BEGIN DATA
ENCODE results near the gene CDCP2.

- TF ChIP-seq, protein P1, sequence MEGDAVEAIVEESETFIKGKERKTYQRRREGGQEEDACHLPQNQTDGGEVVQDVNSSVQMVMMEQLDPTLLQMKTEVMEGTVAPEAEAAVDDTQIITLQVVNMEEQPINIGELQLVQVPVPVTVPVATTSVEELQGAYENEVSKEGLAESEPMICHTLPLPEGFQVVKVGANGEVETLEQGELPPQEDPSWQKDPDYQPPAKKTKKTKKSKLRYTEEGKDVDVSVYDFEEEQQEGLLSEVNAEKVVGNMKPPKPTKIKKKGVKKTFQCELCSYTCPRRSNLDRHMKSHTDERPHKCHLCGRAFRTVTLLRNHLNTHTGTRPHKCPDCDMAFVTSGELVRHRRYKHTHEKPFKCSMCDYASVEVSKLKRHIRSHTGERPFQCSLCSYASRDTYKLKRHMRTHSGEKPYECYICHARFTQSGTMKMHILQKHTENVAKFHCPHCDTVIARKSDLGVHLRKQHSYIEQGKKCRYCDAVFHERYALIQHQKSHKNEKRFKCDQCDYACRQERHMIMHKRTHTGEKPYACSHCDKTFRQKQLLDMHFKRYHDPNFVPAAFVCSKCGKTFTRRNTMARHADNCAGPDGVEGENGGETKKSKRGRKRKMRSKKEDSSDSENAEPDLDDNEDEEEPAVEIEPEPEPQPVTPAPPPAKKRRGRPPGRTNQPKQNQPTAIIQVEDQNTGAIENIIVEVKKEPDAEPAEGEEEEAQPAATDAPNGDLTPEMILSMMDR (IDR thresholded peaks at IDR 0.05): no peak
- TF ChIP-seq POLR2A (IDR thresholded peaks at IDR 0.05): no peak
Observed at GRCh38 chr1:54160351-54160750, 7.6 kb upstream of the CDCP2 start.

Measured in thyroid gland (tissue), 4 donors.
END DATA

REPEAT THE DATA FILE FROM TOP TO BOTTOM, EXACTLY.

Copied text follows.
ENCODE results near the gene CDCP2.

- TF ChIP-seq, protein P1, sequence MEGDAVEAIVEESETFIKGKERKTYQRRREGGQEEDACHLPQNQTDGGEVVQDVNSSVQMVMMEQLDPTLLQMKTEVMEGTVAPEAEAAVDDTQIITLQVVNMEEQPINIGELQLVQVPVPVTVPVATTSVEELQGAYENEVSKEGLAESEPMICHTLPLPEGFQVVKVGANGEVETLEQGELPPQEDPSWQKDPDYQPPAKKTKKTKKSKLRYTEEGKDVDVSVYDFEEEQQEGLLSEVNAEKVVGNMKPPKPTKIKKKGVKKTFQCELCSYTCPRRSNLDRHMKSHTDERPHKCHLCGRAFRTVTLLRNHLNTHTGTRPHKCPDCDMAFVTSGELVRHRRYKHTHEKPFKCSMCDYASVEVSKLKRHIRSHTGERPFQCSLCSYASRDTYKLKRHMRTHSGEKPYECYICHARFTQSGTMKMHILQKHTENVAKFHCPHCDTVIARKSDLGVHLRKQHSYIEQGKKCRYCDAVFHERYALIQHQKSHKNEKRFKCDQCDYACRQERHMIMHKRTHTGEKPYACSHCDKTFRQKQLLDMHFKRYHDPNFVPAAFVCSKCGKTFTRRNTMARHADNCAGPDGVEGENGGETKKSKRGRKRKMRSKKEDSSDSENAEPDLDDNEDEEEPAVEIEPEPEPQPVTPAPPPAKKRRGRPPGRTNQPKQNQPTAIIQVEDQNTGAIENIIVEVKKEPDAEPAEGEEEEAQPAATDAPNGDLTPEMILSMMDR (IDR thresholded peaks at IDR 0.05): no peak
- TF ChIP-seq POLR2A (IDR thresholded peaks at IDR 0.05): no peak
Observed at GRCh38 chr1:54160351-54160750, 7.6 kb upstream of the CDCP2 start.

Measured in thyroid gland (tissue), 4 donors.